As scientists and doctors learn more about the lasting effects of war on the body, the list of service-related illnesses grows.
Among those recently added: ALS, or Lou Gehrig’s disease.
Studies show male veterans have a nearly 60 percent greater risk than male civilians of getting the progressive and fatal neuromuscular disease.
Ellyn Phillips, president of the ALS Association Greater Philadelphia Chapter, said that trend holds across many branches of service, regardless of combat experience.
“We’re talking about World War Two up into the present, so it’s very hard to put all those people into a category and say, aha, this is what happened,” Phillips said.
The cause of ALS is unknown, as is the reason why military members have an elevated risk.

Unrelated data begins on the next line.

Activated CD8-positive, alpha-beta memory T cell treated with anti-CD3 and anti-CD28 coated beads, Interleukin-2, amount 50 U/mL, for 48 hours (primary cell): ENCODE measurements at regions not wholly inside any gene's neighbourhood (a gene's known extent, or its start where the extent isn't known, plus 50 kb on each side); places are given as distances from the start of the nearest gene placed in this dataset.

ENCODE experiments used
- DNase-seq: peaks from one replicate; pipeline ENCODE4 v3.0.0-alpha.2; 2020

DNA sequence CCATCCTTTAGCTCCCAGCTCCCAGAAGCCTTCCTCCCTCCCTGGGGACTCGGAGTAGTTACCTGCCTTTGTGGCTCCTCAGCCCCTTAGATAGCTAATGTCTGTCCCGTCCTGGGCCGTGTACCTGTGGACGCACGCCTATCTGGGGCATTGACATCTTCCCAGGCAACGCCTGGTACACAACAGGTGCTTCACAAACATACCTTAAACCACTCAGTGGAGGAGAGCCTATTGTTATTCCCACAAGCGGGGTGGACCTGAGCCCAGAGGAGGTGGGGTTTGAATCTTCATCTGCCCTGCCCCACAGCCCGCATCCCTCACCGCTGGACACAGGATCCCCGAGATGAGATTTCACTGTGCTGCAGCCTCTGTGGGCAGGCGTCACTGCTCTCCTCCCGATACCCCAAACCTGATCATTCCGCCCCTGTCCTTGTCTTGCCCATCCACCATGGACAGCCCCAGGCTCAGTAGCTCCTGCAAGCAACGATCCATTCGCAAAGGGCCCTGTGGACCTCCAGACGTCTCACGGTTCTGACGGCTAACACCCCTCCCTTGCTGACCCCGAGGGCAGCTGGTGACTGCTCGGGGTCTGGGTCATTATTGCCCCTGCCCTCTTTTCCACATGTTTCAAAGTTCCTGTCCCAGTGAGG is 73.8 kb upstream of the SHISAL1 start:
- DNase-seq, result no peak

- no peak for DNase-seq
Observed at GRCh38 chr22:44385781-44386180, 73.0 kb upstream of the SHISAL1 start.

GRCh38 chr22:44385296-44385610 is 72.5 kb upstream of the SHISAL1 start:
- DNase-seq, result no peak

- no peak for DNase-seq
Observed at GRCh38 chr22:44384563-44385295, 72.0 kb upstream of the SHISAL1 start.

In 2008, the Department of Veterans Affairs declared it a service-connected disease.
That means veterans who are diagnosed with ALS are eligible for health care and disability benefits.
Phillips said, since that listing, military families have been among the association’s strongest advocates for research funding.
Take, for example, the family of Tom Phelan, an Air Force veteran who died of ALS last year at age 49. His widow, Karolina Fraczkowska of Lawrenceville, N.J., promised to go to Washington, D.C. with ALS advocates every year to lobby for more money for research and a veterans ALS database.
“I feel a very special connection with the military because we met so many families who also were destroyed or touched by ALS who are service members,” Fraczkowska said. “It was unbelievable how many of them we met.”
Fraczkowska and two of her three children will also ride in the ALS Express Ride to Defeat ALS in Wildwood on May 30.